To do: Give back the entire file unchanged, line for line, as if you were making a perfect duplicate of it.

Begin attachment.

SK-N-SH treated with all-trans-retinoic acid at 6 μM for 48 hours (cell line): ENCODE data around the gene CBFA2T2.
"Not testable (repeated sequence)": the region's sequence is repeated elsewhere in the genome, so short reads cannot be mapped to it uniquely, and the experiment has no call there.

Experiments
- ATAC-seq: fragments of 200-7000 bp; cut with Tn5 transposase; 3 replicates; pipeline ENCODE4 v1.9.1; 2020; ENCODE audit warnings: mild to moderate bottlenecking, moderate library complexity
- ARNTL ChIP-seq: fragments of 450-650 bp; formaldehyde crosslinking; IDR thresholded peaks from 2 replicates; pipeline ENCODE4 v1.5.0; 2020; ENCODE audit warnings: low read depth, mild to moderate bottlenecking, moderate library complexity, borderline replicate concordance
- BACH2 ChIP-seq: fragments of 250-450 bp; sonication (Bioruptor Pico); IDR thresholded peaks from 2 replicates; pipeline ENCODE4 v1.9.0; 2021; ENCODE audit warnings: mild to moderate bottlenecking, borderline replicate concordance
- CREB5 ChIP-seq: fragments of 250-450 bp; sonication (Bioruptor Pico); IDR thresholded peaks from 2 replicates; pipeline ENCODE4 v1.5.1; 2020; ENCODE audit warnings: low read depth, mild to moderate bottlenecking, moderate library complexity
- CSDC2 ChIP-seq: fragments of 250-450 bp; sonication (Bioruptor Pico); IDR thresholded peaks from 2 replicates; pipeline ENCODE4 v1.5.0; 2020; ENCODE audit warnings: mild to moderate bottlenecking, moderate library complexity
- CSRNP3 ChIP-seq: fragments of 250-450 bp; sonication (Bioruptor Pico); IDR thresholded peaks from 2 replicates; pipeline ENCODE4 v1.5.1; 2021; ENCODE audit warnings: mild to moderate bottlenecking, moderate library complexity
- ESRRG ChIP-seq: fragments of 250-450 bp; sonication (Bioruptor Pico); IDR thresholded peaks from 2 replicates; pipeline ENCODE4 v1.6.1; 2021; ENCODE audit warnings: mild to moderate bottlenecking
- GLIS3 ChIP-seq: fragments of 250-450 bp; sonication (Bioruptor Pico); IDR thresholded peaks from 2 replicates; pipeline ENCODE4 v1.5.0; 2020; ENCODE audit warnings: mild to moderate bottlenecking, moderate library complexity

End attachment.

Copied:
SK-N-SH treated with all-trans-retinoic acid at 6 μM for 48 hours (cell line): ENCODE data around the gene CBFA2T2.
"Not testable (repeated sequence)": the region's sequence is repeated elsewhere in the genome, so short reads cannot be mapped to it uniquely, and the experiment has no call there.

Experiments
- ATAC-seq: fragments of 200-7000 bp; cut with Tn5 transposase; 3 replicates; pipeline ENCODE4 v1.9.1; 2020; ENCODE audit warnings: mild to moderate bottlenecking, moderate library complexity
- ARNTL ChIP-seq: fragments of 450-650 bp; formaldehyde crosslinking; IDR thresholded peaks from 2 replicates; pipeline ENCODE4 v1.5.0; 2020; ENCODE audit warnings: low read depth, mild to moderate bottlenecking, moderate library complexity, borderline replicate concordance
- BACH2 ChIP-seq: fragments of 250-450 bp; sonication (Bioruptor Pico); IDR thresholded peaks from 2 replicates; pipeline ENCODE4 v1.9.0; 2021; ENCODE audit warnings: mild to moderate bottlenecking, borderline replicate concordance
- CREB5 ChIP-seq: fragments of 250-450 bp; sonication (Bioruptor Pico); IDR thresholded peaks from 2 replicates; pipeline ENCODE4 v1.5.1; 2020; ENCODE audit warnings: low read depth, mild to moderate bottlenecking, moderate library complexity
- CSDC2 ChIP-seq: fragments of 250-450 bp; sonication (Bioruptor Pico); IDR thresholded peaks from 2 replicates; pipeline ENCODE4 v1.5.0; 2020; ENCODE audit warnings: mild to moderate bottlenecking, moderate library complexity
- CSRNP3 ChIP-seq: fragments of 250-450 bp; sonication (Bioruptor Pico); IDR thresholded peaks from 2 replicates; pipeline ENCODE4 v1.5.1; 2021; ENCODE audit warnings: mild to moderate bottlenecking, moderate library complexity
- ESRRG ChIP-seq: fragments of 250-450 bp; sonication (Bioruptor Pico); IDR thresholded peaks from 2 replicates; pipeline ENCODE4 v1.6.1; 2021; ENCODE audit warnings: mild to moderate bottlenecking
- GLIS3 ChIP-seq: fragments of 250-450 bp; sonication (Bioruptor Pico); IDR thresholded peaks from 2 replicates; pipeline ENCODE4 v1.5.0; 2020; ENCODE audit warnings: mild to moderate bottlenecking, moderate library complexity